Remember your last argument?  Neither of you remember how it started or what it was about and before you know it it’s off to the races.  About twenty minutes later a great comeback pops into your head … Aha!  Damn, I wish I’d said that instead.  Why couldn’t I think at the time? 

A complaining customer, a whiny child, an out of control teen or a grumpy boss—at some point we all lose our cool.   People say things or push our buttons and we feel irritated, frustrated, or overwhelmed, and often we just explode.  Then, we feel regret, shame, or humiliation at how we’ve just lost our temper—again.  Or we hold it in, telling ourselves it’s no big deal, it doesn’t matter what we do or what we say, so we say nothing and pretend it’s okay and march on, a recipe for stress-related dis-ease.  Either way, here come the “should have’s.”  I should have: known better, stayed calm, counted to ten, acted like an adult, remembered what happens when I lose my temper.  Lizard Brain makes the “should haves” impossible.

Lizard Brain

In many ways, our brains have evolved since we were cave dwellers.  Humans have complex language, use tools to make and fix things, and send people into outer space.  But a part of the brain responsible for survival, our limbic system (which includes the amygdala) still exists, even though we are no longer running from saber toothed tigers.  

In response to stress, our limbic system goes into high gear and our fight, flight or freeze response can get activated.  Triggers might be his/her yelling or icy stare, his walking away from you, or those universal Lizard Brain Words like “why?,” “no!,” “you always,” “you never,” and more.

Your limbic system has been triggered and your Lizard Brain is now in charge.  You’ve been emotionally hijacked and now your “thinking brain” is rendered helpless.  Triggers can bring up strong emotions (i.e., pain) from the past right into the present moment, as if it’s happening all over again.  The Lizard’s primary responsibility is to protect us from perceived harm.  The Lizard has jumped into the driver’s seat and put the rest of you in the back, a passenger hanging on for dear life. 

Congratulations, You Are Human

So why does Lizard Brain happen repeatedly to highly intelligent people?  Why can’t we remain rational and controlled, since we know there’s no benefit in getting upset?  It’s not about IQ or not being able to learn from the past.  It’s just the default wiring of our very human brain.  Our reactions to what we hear, see, and feel are very complex, and the details of the neurobiology of emotions and relationships are probably only exciting to me and a handful of others so I’ll try to touch only on the important parts. 

It’s a myth that understanding “why” we react will automatically make us respond calmly next time.  It’s not the logical part of our brain that gets us into trouble.  Just because we “know” something or have made the mistake before may not change our behavior, especially under pressure—when it really counts.  The Lizard Brain switches off the Thinking Brain which explains why your aha! moment after an argument comes later, when the reactive Lizard Brain is no longer driving the bus and your pre-frontal cortex regains control.

Next, it is impossible to “leave our feelings at the door” or “not feel” or “ignore” a feeling. 

What’s the Good News? 

It is possible to tame your Lizard Brain, even if you’ve let it reign the same way for years and years.  There are opportunities to create new neural pathways.  Changing our behavior, or learning to do something new takes awareness, intention, action and practice.  Just as when you learned to ski, ride or play the guitar.  Growth and change are possible and you can begin now with these 3 steps:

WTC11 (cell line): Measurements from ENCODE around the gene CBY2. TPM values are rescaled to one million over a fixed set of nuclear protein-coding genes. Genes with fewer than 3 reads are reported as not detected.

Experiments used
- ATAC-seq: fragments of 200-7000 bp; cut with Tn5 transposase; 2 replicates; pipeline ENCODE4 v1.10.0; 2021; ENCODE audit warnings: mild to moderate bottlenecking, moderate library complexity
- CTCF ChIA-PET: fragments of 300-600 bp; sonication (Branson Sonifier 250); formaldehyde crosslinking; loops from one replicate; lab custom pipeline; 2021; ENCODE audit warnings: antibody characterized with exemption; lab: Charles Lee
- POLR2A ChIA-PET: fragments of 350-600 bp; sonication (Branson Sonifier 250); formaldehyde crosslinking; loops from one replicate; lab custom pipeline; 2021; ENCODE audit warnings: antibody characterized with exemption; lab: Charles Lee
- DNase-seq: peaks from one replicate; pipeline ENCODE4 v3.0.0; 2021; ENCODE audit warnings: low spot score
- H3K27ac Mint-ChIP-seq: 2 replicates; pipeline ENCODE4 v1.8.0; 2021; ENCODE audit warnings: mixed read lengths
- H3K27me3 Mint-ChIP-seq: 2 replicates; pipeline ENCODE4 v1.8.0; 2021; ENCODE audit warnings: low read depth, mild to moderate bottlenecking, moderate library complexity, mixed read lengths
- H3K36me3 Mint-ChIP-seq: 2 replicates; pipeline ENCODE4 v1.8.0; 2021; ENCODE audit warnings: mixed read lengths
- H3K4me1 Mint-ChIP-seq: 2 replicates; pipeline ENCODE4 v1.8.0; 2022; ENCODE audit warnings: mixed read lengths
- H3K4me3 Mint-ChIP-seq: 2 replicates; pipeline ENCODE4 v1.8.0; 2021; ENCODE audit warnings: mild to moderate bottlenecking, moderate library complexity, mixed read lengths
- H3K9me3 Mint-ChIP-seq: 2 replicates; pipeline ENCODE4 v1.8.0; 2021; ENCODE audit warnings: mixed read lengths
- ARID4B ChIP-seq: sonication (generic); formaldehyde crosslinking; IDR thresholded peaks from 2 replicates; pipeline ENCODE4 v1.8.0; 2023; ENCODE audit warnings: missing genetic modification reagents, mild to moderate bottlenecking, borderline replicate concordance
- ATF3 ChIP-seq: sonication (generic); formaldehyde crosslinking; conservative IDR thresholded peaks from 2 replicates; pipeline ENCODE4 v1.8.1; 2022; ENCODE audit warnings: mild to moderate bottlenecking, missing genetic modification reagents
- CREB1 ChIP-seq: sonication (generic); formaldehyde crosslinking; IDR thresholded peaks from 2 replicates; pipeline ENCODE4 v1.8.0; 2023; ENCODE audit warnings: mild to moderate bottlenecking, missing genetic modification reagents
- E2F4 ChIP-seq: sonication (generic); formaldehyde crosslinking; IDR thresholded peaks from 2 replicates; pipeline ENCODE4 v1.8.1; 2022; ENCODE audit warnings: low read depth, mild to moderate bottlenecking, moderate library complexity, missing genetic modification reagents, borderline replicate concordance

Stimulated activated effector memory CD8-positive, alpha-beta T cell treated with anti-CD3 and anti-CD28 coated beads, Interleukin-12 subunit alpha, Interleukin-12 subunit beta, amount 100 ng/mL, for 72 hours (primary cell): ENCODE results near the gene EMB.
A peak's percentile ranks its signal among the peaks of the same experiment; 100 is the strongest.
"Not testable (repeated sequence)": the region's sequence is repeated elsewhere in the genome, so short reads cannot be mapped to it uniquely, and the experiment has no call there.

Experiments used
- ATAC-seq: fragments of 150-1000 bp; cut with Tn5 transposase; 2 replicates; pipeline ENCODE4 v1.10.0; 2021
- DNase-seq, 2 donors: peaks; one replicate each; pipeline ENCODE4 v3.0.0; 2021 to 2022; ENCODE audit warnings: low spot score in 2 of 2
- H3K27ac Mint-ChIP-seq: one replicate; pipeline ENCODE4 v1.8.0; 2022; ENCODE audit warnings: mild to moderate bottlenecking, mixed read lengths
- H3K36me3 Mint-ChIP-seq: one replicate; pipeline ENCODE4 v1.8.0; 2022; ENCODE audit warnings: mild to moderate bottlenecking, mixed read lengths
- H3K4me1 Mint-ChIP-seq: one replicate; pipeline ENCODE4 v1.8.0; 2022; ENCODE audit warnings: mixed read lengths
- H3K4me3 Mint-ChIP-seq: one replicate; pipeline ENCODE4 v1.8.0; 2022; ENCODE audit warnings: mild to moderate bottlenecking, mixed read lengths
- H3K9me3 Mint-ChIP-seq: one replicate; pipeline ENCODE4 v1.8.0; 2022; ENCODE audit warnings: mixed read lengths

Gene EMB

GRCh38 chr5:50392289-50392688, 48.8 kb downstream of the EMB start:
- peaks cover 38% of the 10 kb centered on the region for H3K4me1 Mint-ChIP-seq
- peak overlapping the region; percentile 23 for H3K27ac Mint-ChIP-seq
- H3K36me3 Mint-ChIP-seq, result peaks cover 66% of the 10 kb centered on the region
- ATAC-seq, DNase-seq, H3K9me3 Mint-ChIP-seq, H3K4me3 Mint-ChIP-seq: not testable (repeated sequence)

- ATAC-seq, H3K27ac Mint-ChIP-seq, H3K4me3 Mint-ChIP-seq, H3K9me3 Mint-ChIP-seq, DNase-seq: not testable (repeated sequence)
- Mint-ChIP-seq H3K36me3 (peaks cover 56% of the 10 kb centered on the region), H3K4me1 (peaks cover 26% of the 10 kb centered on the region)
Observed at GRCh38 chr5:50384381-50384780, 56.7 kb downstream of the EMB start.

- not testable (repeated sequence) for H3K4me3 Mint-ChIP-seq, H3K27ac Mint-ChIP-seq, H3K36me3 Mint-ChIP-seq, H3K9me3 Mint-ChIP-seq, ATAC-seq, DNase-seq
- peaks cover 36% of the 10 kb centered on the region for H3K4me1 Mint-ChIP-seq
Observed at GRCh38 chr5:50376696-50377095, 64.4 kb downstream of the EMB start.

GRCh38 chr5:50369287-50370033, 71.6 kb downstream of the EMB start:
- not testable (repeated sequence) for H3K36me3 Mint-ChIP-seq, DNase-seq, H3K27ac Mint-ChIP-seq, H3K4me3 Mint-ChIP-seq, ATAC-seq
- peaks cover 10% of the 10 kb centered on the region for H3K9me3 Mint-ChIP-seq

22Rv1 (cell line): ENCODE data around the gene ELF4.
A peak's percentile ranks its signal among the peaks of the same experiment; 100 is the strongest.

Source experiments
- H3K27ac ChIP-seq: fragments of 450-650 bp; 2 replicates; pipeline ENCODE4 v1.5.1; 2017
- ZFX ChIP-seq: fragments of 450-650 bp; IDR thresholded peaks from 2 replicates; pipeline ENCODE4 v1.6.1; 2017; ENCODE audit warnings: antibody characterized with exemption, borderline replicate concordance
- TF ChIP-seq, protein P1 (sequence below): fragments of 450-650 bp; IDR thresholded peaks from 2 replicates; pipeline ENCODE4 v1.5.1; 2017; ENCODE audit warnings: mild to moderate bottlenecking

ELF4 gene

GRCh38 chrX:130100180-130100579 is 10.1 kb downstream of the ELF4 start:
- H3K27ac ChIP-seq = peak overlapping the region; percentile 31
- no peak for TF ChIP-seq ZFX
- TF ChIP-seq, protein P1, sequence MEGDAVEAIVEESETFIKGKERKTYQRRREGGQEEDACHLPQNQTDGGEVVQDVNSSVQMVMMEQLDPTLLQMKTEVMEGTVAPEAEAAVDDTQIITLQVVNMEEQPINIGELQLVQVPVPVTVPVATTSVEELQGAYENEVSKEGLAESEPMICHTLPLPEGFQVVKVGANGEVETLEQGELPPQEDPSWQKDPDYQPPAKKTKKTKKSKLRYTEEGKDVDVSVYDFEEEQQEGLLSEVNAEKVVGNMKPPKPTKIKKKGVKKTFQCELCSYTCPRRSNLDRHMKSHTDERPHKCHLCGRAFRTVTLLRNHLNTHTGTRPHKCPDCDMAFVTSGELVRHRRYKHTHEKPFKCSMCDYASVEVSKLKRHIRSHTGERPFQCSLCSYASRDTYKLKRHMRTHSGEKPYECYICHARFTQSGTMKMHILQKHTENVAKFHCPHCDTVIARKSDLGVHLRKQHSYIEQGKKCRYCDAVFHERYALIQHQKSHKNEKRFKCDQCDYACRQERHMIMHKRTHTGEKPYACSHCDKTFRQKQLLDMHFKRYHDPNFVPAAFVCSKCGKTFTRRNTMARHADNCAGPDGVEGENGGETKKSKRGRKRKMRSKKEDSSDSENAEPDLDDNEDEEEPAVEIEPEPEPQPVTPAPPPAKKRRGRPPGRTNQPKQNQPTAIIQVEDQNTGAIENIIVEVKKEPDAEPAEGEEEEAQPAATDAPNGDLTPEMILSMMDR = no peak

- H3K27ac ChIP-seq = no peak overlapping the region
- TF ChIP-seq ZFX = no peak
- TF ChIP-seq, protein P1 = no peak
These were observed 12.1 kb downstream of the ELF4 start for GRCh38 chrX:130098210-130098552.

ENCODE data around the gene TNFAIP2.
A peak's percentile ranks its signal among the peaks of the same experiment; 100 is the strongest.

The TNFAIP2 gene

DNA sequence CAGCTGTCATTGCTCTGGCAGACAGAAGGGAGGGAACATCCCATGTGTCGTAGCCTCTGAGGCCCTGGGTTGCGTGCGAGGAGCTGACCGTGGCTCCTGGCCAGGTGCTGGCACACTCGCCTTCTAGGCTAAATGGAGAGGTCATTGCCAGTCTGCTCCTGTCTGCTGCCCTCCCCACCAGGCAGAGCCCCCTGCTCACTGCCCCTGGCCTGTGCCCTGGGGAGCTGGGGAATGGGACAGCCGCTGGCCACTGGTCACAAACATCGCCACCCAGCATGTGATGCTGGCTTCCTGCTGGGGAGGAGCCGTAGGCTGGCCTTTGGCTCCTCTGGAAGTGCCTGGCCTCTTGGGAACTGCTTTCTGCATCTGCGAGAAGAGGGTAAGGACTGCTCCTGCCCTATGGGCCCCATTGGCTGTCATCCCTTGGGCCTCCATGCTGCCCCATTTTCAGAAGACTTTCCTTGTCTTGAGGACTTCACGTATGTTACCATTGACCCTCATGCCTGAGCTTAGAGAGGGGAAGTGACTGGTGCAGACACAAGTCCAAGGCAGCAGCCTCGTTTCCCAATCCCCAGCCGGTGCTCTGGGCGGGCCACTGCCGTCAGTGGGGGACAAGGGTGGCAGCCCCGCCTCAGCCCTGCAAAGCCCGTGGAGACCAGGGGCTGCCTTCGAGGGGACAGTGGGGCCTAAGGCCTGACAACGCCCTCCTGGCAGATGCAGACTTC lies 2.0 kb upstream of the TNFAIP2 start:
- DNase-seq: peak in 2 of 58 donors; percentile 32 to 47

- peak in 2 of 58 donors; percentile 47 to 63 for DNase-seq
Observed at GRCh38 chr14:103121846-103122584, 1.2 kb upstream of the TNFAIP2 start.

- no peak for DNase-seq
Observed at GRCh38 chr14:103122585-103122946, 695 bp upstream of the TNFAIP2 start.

AwarenessSimply become an observer of your patterns.  What has to happen to trigger your own, your partner’s or your bosses Lizard Brain?  Describe the pattern sequence to yourself or someone else.  Do you react to “Lizard Brain Words.”  Do you use them?  Notice what happens when you replace a judgmental “Why did you … ?with a sincere question, for instance  “How do you see it?” These words land differently, and allow you to create more productive pathways in your brain (and his/her brain).

Acknowledge the emotion – Use your powers of observation without judgment (ban the should have’s).  Notice opportunities to acknowledge the emotion without feeling you “should” change it, stop it, or judge it as “bad” or “wrong.”  Instead, see what happens when you respond with an emotion such as curiosity and words such as “Mmmmmm, interesting …” (with your eyebrows up, please!).  See if you can get a little distance and prevent an emotional hijack by observing the conversation, as if you were a bystander.  

RenameLabel or rename the feeling (not the person, not their motivation, not their intention) as “sad, scared, hurt” instead of ANGRY.  Anger is actually not a real emotion, it’s just a “safer” feeling and often a mask for Sad, Scared or Hurt. When we believe someone is angry, our Lizard Brain gets engaged and we feel defensive.  When we can re-label anger as “Sad, Scared or Hurt” or a combination of such feelings, the part of our brain responsible for empathy is engaged.  The Lizard gets out of the driver’s seat and our thinking brain can work again.

Practice makes perfect (and new neural pathways). 

By understanding a few simple facts about how our brain works and making small adjustments to the words we use and practice, we can stay cool under pressure, lower our blood pressure and, as crazy as it sounds, begin to see conflict as an opportunity for growth.  Yes, even imagining yourself taking these steps will help create new neural pathways, because our brain doesn’t know the difference between what’s imagined and what’s really happening.

On tempering temper Christina Haxton, LPC

Christina Haxton half